While the likes of TMC, MGB, TDP, Left Front will be more inclined towards supporting the UPA, others like TRS, YSRCP, BJD etc might end up supporting the NDA. However, the catch here is that if the BJP gets below 200 seats on its own, then even the combined seats of its potential allies will not be more than 45 seats, which won’t be sufficient to cross the magic figure, to surpass the majority.
The Question of the Consensus PM Candidate
With each passing day, this process seems inevitable. This, while Prime Minister Modi is trying hard to terrorise the electorate with such a scenario, terming it Mahamilawat. But if you think deeply, there can’t be a more democratic way of choosing the prime minister in a federal democracy. A cluster of strong state leaders coming together to choose a consensus candidate, is an excellent proposition. It makes up for enough checks and balances to avoid disastrous policies such as demonetisation. Although a general voter might think that there are a dozen leaders eyeing the PM chair, in reality, there aren’t enough options.
Amongst these, Sharad Pawar too is ageing, and is vying more for the President’s chair. As for Mayawati, although MGB will lobby hard, it will eventually have to settle for ally-ship mostly from the outside. This is mainly because it’ll be nearly impossible to get a consensus on her candidature from all regional parties including the Congress. This leaves us with only one definitive choice : West Bengal Chief Minister Mamata Banerjee.
Mamata Banerjee for PM?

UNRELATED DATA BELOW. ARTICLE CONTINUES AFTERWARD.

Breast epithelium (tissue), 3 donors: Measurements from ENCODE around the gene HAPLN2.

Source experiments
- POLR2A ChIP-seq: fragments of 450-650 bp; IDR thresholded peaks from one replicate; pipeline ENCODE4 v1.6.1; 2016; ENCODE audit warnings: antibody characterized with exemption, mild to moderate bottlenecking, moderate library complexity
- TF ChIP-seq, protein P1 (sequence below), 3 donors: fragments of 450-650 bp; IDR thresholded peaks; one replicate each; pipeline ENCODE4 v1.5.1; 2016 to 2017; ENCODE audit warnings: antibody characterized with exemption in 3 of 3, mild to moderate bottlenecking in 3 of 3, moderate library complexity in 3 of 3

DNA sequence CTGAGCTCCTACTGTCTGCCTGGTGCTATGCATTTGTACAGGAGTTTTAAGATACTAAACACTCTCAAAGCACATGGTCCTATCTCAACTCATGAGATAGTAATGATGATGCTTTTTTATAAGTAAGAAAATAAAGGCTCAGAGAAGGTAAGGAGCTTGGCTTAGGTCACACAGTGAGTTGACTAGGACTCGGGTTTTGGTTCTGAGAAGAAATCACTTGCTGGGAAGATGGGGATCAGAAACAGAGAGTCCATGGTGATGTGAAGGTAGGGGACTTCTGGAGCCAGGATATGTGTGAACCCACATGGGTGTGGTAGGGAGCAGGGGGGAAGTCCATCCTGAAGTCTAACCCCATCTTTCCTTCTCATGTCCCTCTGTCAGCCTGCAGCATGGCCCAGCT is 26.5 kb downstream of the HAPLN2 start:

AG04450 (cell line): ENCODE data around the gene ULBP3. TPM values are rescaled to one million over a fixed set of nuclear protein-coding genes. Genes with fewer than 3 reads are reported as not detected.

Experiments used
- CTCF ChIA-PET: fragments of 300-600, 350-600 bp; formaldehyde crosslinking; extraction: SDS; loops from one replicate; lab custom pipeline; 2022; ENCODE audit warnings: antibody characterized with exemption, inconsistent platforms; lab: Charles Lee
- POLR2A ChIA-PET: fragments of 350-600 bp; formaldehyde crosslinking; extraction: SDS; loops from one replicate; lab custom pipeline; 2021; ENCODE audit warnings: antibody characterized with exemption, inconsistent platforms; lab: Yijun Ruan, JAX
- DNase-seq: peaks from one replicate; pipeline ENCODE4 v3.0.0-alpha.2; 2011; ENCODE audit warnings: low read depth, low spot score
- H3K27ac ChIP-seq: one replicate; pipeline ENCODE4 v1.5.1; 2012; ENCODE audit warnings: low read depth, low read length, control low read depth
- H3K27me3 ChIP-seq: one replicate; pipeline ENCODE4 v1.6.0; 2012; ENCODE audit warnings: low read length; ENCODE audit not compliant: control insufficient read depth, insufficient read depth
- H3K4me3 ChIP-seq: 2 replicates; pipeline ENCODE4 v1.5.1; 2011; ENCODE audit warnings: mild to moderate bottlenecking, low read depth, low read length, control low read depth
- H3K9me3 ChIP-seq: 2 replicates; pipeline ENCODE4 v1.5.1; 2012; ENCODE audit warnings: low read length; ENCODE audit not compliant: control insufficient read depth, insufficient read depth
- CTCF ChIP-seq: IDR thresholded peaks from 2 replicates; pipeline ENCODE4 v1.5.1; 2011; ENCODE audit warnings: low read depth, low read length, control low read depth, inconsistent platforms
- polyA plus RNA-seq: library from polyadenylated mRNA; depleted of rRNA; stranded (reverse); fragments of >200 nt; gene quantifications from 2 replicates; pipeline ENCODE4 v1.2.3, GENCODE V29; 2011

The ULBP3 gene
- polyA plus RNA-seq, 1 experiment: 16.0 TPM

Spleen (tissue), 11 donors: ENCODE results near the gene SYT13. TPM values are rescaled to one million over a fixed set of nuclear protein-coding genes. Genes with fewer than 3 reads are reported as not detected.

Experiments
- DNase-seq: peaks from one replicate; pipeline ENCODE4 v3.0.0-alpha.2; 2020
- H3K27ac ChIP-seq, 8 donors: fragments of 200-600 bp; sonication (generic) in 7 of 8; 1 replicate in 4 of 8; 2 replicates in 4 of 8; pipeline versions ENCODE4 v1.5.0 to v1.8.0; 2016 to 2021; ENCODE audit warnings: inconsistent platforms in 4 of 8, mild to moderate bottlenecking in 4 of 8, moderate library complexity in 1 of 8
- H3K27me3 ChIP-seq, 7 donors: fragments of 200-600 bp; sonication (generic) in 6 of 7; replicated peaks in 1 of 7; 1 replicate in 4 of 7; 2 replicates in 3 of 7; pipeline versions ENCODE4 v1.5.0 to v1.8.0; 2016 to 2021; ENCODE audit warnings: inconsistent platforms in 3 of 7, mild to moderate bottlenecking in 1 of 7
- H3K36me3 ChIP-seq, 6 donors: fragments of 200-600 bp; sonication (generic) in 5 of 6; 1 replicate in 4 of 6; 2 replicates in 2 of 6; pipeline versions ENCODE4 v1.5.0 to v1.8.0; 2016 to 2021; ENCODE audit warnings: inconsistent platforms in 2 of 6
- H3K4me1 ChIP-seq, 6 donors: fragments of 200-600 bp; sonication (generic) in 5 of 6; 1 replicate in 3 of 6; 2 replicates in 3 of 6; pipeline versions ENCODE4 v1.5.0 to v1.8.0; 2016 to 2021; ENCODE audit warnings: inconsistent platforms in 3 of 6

This might sound like a day dream, but there are very strong reasons as to why this could be a real possibility post-23 May, when the results are announced. Firstly, after Congress and BJP – barring the MGB – the Mamata Banerjee-led AITC is projected as having the highest number of seats. Even in the outgoing Lok Sabha, it’s the third largest party. This makes them an extremely strong block in any alliance. Secondly, after Sharad Pawar, she’s the only leader who can attract maximum regional leaders as potential allies. This includes parties like TRS, YSRCP, BJD and many others. This will make sure that they have enough numbers to achieve a majority.
The firebrand leader pulled off a landslide victory in 2011 for the TMC-Congress alliance in West Bengal, defeating the 34-year-old Communist Party of India (Marxist)-led Left Front government; the world’s longest-serving democratically elected communist government. This is no mean feat. Mamata Banerjee was also named as one of the 100 Most Influential People in the World in 2012, by Timemagazine.
Of course, this proposition is based on a lot of permutations and combinations, but come 23 May, we might be in for a real surprise. Thus, the ‘game of thrones’ for the general elections is now wide open. In case the electorate actually throws up a fractured mandate, Didi might well turn out to be both kingmaker as well as king.
Article first published on The Quint.
Bishal Paul is an author, screenwriter, filmmaker and entrepreneur. He tweets@BuiSpeaks.
Disclaimer: Views expressed by writers in this section are their own and do not necessarily reflect Milli Chronicle’s point-of-view.